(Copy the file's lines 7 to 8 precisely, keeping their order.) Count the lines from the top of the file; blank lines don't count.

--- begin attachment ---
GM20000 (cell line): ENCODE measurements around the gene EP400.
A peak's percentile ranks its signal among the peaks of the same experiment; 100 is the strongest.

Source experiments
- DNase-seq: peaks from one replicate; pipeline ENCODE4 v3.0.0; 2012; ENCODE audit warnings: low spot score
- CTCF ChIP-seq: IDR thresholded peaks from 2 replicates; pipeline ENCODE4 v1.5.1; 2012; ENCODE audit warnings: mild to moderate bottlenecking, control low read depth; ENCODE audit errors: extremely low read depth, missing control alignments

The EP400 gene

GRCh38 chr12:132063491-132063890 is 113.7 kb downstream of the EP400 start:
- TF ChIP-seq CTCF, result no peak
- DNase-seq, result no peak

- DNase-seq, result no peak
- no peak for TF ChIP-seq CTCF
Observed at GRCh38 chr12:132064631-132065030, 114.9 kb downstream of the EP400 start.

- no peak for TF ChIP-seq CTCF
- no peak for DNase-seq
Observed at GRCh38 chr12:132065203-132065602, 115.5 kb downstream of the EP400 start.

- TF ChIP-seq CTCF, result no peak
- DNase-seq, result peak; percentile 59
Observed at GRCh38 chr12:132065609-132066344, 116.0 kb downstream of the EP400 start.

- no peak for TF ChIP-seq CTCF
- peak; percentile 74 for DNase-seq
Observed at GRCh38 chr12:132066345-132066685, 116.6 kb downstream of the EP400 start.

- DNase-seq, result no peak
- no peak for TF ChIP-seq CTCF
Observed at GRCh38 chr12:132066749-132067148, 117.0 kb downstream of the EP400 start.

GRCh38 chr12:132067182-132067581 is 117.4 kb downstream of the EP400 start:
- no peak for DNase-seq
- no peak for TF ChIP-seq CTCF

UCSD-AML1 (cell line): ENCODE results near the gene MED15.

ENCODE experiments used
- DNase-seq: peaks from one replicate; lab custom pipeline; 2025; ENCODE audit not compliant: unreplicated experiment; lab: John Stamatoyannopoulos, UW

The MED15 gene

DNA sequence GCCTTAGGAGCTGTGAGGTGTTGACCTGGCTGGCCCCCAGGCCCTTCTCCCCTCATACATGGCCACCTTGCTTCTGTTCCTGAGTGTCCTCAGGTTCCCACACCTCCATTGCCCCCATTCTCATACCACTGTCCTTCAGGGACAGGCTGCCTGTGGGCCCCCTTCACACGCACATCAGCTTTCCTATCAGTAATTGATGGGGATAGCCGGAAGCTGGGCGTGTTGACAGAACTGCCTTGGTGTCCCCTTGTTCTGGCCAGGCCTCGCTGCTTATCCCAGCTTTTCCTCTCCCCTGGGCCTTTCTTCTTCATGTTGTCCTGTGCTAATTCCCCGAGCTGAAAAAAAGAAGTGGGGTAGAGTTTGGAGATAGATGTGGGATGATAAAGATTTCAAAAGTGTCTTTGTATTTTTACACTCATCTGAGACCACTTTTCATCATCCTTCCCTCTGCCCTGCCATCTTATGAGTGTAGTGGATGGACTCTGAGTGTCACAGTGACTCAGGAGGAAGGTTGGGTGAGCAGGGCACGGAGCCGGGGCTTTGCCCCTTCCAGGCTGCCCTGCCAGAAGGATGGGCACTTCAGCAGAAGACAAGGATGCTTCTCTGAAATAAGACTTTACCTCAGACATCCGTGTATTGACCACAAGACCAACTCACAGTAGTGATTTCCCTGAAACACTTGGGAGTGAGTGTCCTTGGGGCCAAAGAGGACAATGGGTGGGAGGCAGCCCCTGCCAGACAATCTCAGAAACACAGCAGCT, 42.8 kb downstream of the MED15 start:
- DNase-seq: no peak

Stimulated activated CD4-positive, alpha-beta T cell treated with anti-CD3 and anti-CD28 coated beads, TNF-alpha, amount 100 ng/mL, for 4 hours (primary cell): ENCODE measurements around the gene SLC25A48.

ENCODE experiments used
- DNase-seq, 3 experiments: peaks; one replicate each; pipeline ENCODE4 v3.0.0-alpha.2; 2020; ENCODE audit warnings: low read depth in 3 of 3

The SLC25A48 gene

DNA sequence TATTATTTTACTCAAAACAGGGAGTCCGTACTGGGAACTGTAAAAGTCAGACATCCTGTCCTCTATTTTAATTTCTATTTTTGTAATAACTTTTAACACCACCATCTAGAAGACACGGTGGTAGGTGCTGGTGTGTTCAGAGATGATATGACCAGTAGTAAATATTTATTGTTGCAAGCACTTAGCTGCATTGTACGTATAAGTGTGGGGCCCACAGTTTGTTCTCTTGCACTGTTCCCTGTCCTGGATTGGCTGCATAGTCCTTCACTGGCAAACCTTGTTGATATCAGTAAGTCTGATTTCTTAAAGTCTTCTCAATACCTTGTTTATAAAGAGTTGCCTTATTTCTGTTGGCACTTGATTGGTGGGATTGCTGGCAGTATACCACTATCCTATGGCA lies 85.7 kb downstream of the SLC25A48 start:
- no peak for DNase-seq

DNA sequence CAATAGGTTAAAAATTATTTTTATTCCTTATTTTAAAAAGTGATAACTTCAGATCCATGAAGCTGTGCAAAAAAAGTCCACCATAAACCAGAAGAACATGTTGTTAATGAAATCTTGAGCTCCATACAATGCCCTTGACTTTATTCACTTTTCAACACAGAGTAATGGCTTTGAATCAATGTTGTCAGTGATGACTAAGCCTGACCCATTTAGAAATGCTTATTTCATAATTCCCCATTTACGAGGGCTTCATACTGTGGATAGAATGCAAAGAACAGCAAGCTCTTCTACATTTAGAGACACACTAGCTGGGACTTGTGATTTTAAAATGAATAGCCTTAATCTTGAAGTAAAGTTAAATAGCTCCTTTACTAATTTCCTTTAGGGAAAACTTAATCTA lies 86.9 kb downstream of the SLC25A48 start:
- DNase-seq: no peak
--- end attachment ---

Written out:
GRCh38 chr12:132063491-132063890 is 113.7 kb downstream of the EP400 start:
- TF ChIP-seq CTCF, result no peak